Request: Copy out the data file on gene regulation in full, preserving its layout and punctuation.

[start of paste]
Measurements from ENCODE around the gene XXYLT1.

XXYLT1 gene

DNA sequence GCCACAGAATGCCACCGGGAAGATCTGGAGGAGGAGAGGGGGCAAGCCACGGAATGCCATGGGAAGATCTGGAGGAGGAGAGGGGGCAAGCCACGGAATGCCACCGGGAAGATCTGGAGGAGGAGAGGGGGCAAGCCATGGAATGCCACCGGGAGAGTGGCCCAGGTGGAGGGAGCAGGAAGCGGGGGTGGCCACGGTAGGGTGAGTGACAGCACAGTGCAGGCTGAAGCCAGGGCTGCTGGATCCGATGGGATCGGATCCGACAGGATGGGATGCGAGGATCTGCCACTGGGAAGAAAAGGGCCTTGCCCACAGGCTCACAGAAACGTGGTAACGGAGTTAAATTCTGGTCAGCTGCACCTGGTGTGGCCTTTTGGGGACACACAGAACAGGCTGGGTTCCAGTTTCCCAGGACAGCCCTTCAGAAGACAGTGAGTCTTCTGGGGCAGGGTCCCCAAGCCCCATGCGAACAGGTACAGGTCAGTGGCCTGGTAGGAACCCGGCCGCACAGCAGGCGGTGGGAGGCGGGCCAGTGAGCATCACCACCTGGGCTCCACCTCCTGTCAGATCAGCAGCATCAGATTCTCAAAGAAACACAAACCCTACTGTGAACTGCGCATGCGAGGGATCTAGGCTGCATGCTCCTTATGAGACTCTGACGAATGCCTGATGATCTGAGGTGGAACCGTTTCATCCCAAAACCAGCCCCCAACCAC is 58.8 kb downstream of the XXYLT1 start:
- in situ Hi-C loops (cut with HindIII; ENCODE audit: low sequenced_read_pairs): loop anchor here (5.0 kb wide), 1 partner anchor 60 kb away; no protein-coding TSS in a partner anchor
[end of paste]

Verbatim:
Measurements from ENCODE around the gene XXYLT1.

XXYLT1 gene

DNA sequence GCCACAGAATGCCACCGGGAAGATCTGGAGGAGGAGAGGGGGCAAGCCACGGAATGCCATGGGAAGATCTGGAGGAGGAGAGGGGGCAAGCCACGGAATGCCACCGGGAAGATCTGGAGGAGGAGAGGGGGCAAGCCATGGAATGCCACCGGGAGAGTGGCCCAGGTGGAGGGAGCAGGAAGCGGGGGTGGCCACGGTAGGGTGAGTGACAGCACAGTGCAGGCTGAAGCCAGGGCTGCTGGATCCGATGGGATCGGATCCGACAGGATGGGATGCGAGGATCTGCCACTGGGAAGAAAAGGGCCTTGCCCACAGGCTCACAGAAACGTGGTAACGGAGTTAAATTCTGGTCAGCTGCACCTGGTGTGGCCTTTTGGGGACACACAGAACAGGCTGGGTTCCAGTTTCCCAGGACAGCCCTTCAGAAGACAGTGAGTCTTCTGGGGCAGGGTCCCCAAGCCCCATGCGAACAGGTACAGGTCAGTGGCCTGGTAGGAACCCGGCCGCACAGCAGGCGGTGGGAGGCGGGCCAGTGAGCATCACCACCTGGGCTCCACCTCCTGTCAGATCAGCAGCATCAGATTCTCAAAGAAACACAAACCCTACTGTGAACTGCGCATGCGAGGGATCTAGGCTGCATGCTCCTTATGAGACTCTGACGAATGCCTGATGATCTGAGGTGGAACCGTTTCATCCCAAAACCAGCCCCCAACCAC is 58.8 kb downstream of the XXYLT1 start:
- in situ Hi-C loops (cut with HindIII; ENCODE audit: low sequenced_read_pairs): loop anchor here (5.0 kb wide), 1 partner anchor 60 kb away; no protein-coding TSS in a partner anchor